Preschool Aims to Keep the Dakota Language Alive


A young educator plans to open an immersion school in Minnesota, where only five Dakota first-language speakers remain. Funding and staffing challenges often face such schools, but Vanessa Goodthunder is determined to “help heal historical trauma.” (Christian Science Monitor)

How are Native Americans in California working to preserve another endangered language? Watch this great video lesson from our partners at the Global Oneness Project to learn more.

Teachers, scroll down for a quick list of key resources in our Teachers Toolkit.

Assiniboine (Nakota), Dakota, and Lakota peoples, like this boy at the Pine Ridge Indian Reservation in South Dakota, compose the main branches of Sioux identity.
Photograph by Aaron Huey, National Geographic

Discussion Ideas

  • The Lower Sioux Head Start in Morton, Minnesota, is slated to open this summer. It will be a Dakota-language immersion school. What is the Dakota language?
    • Dakota is an indigenous language historically spoken by the Dakota people, one of the main branches of the larger Sioux identity. There are two Dakota subcultures.
      • The Eastern Dakota (Santee) largely reside in the eastern Dakotas, western Minnesota, and northern Iowa.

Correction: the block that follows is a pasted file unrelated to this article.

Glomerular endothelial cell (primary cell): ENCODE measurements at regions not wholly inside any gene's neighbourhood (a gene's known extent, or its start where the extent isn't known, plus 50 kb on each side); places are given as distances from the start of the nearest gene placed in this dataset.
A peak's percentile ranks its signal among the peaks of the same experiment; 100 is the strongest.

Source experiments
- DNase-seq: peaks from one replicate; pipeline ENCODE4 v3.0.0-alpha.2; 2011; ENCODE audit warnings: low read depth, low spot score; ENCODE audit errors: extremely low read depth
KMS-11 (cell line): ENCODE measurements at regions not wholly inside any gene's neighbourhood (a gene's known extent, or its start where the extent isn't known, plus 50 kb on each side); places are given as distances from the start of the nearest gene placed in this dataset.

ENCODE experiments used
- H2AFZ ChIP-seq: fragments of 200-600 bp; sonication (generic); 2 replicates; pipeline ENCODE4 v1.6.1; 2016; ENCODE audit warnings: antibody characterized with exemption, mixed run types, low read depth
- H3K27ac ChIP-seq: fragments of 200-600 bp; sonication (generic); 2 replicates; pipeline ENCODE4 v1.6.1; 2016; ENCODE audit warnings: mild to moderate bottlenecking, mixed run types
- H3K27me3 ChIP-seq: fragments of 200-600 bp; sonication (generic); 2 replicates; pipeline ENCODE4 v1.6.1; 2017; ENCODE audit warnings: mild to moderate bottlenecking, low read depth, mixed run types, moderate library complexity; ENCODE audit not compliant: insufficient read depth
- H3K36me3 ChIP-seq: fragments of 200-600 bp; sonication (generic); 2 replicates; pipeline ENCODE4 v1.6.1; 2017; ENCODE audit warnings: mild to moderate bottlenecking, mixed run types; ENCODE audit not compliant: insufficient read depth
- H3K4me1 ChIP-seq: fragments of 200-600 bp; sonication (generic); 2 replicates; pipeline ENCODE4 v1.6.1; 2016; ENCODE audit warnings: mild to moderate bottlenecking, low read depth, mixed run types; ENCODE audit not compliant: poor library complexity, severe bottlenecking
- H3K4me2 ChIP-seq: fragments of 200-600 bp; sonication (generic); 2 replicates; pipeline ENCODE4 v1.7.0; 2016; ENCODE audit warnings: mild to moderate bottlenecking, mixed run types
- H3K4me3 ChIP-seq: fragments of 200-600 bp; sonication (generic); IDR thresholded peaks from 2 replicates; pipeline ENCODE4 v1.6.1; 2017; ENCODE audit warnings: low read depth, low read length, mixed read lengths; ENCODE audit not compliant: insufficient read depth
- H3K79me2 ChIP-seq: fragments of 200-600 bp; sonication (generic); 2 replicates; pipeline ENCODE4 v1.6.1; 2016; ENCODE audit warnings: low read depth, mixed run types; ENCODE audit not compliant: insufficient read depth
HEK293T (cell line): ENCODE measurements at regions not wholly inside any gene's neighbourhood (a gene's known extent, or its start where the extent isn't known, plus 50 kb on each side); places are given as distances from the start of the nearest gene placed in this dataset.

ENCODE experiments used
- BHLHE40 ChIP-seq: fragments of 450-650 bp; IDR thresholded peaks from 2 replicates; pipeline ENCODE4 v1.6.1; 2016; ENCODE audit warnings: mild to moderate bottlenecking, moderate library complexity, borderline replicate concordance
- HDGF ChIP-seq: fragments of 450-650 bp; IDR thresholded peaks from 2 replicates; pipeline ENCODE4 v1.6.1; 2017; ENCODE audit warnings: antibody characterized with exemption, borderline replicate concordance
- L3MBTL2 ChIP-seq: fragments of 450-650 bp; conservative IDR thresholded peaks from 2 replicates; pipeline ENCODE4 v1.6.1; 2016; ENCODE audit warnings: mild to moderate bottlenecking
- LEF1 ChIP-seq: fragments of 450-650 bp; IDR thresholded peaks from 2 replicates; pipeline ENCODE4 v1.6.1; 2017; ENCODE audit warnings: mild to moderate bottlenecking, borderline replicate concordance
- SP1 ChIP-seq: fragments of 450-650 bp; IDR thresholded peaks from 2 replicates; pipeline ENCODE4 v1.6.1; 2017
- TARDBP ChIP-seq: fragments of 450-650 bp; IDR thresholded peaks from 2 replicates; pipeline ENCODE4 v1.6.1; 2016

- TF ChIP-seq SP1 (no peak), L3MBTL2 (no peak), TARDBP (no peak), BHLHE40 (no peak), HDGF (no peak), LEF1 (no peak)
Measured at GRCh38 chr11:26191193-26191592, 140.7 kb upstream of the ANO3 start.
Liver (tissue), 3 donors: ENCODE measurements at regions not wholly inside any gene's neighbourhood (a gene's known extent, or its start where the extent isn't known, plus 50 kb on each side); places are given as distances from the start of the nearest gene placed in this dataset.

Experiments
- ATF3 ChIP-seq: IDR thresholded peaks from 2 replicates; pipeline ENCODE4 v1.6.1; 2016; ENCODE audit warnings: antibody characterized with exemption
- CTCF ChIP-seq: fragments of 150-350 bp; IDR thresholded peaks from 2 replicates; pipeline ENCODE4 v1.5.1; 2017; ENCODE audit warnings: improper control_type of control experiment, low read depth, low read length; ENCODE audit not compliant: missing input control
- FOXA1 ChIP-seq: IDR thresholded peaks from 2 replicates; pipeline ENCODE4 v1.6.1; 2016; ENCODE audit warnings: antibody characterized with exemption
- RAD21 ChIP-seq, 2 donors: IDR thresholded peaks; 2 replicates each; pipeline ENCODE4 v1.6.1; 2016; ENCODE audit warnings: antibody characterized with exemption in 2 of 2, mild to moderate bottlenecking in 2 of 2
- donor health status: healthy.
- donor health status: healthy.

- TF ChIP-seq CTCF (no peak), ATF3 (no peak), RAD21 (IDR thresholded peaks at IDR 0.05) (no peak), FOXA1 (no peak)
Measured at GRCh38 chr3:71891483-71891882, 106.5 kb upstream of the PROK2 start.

• The Western Dakota (Yankton) largely reside in the western Dakotas, Montana, and southern Saskatchewan.
    • Dakota is mutually intelligible with its sister languages, Lakota and Assiniboine (sometimes called Nakota).
    • Dakota is a critically endangered language with fewer than 500 fluent speakers, and only five in Minnesota.
    • Listen to Dakota with these short, child-focused phrasebook videos here.


  • What are some reasons why there are so few fluent speakers of Dakota?
    • discrimination and racism.Beginning in the 1870s and lasting until the 1950s, the federal government took thousands of Native children away from their families to attend [boarding] schools that forbade students to speak in their Native languages, sometimes washing out the mouths of those who did so with soap.”
      • Parents did not teach the language or traditions to their children in order to protect them from punishment and mistreatment.
      • Vanessa Goodthunder, the young founder of Lower Sioux Head Start, is not a native Dakota speaker. Although she was always interested in the language, she only started learning it as a college student.


  • Teaching in immersion is one of the hardest situations in all of education,” says Peter Hill, an educator at a Lakota preschool in South Dakota. What are some examples of difficulties facing indigenous-language immersion schools?
    • Educators must create or translate entire textbooks and curricula in all subjects taught at the school.
    • With so few speakers of languages such as Dakota or Lakota, it is difficult to find speakers who are willing and prepared to teach. Some teachers, the article notes, learn to speak the language as they teach.
    • Educators must teach students a language that their families, most peers, and popular culture do not use or even understand. This limits the support students can find.




Christian Science Monitor: To keep the Dakota language alive, a young woman looks to preschoolers

Nat Geo: Recording a Dying Language

Ethnologue: Dakota

Association on American Indian Affairs: Dakota Language Program videos

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